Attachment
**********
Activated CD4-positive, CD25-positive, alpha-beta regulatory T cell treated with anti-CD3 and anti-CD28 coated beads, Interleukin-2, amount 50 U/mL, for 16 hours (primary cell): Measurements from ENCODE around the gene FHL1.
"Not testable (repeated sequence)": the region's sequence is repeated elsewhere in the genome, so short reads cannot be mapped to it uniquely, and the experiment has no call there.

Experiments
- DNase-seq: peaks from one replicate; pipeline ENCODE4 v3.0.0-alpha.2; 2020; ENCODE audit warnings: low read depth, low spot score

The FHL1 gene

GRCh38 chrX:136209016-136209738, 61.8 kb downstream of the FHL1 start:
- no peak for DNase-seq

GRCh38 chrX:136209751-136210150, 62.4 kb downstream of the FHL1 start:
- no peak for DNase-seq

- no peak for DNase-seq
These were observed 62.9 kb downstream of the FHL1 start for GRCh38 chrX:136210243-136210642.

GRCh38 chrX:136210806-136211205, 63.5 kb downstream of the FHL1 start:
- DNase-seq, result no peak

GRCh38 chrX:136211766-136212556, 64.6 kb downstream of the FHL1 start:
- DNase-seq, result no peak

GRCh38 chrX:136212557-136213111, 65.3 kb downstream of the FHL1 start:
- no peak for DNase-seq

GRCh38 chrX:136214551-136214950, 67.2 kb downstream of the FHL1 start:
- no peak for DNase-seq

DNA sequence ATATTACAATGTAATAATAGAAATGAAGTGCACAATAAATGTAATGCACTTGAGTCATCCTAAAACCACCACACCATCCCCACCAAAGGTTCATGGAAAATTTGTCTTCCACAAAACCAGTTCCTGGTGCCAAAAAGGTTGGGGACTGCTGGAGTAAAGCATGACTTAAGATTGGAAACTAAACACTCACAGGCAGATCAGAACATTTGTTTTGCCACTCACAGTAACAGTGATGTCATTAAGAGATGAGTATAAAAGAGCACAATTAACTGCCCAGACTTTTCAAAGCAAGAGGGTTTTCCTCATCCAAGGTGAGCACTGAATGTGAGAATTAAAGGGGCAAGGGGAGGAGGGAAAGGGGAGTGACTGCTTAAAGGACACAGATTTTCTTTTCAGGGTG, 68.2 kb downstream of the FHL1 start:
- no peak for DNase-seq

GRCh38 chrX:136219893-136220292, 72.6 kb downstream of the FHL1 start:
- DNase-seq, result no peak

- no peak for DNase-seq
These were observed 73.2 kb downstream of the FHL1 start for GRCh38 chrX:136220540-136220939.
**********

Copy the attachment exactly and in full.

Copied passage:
Activated CD4-positive, CD25-positive, alpha-beta regulatory T cell treated with anti-CD3 and anti-CD28 coated beads, Interleukin-2, amount 50 U/mL, for 16 hours (primary cell): Measurements from ENCODE around the gene FHL1.
"Not testable (repeated sequence)": the region's sequence is repeated elsewhere in the genome, so short reads cannot be mapped to it uniquely, and the experiment has no call there.

Experiments
- DNase-seq: peaks from one replicate; pipeline ENCODE4 v3.0.0-alpha.2; 2020; ENCODE audit warnings: low read depth, low spot score

The FHL1 gene

GRCh38 chrX:136209016-136209738, 61.8 kb downstream of the FHL1 start:
- no peak for DNase-seq

GRCh38 chrX:136209751-136210150, 62.4 kb downstream of the FHL1 start:
- no peak for DNase-seq

- no peak for DNase-seq
These were observed 62.9 kb downstream of the FHL1 start for GRCh38 chrX:136210243-136210642.

GRCh38 chrX:136210806-136211205, 63.5 kb downstream of the FHL1 start:
- DNase-seq, result no peak

GRCh38 chrX:136211766-136212556, 64.6 kb downstream of the FHL1 start:
- DNase-seq, result no peak

GRCh38 chrX:136212557-136213111, 65.3 kb downstream of the FHL1 start:
- no peak for DNase-seq

GRCh38 chrX:136214551-136214950, 67.2 kb downstream of the FHL1 start:
- no peak for DNase-seq

DNA sequence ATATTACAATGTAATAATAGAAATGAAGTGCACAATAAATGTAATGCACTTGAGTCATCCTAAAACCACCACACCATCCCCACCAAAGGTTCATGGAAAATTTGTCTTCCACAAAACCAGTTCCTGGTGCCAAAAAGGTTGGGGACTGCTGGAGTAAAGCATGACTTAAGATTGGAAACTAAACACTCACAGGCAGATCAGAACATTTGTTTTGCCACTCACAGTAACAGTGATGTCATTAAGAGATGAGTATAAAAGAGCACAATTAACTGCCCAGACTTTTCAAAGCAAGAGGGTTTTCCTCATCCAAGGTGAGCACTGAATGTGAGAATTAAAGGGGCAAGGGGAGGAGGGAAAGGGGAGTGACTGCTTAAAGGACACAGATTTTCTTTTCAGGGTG, 68.2 kb downstream of the FHL1 start:
- no peak for DNase-seq

GRCh38 chrX:136219893-136220292, 72.6 kb downstream of the FHL1 start:
- DNase-seq, result no peak

- no peak for DNase-seq
These were observed 73.2 kb downstream of the FHL1 start for GRCh38 chrX:136220540-136220939.